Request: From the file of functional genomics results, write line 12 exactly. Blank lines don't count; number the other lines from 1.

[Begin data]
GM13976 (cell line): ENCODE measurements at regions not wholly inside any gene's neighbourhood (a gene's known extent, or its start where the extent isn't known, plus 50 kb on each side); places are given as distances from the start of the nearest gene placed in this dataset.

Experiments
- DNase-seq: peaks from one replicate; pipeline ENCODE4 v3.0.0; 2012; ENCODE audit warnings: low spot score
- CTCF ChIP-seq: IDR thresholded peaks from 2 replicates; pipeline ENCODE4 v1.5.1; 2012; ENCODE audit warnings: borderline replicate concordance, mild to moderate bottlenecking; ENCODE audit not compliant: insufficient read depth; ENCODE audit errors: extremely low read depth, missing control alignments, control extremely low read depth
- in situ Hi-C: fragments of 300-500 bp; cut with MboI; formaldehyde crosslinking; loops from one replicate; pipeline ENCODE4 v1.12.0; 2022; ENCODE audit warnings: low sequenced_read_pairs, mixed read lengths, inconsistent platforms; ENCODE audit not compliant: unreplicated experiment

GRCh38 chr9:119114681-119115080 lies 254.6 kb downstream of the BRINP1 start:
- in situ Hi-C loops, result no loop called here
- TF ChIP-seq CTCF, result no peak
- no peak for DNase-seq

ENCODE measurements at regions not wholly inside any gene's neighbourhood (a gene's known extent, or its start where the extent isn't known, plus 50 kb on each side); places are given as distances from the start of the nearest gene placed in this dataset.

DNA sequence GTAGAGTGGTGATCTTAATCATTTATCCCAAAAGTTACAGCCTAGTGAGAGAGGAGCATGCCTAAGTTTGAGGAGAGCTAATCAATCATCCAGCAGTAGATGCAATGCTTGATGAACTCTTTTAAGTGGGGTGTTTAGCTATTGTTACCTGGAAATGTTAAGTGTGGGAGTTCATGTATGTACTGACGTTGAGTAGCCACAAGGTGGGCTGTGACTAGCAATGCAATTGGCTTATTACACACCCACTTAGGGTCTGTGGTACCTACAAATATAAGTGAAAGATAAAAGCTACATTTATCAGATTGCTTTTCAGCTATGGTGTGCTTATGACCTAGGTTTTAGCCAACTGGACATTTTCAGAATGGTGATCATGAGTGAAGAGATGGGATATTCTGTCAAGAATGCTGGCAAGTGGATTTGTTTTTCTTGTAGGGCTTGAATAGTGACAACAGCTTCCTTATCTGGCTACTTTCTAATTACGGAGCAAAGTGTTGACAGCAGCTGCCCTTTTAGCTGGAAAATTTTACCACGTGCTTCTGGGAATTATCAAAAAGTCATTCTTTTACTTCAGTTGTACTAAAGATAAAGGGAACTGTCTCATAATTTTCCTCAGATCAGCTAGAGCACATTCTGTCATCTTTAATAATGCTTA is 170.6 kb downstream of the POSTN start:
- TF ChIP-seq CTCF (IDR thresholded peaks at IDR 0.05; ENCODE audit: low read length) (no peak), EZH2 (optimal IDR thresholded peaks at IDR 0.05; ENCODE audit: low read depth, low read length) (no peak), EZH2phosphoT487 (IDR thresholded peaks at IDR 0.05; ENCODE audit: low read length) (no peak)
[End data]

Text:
- TF ChIP-seq CTCF (IDR thresholded peaks at IDR 0.05; ENCODE audit: low read length) (no peak), EZH2 (optimal IDR thresholded peaks at IDR 0.05; ENCODE audit: low read depth, low read length) (no peak), EZH2phosphoT487 (IDR thresholded peaks at IDR 0.05; ENCODE audit: low read length) (no peak)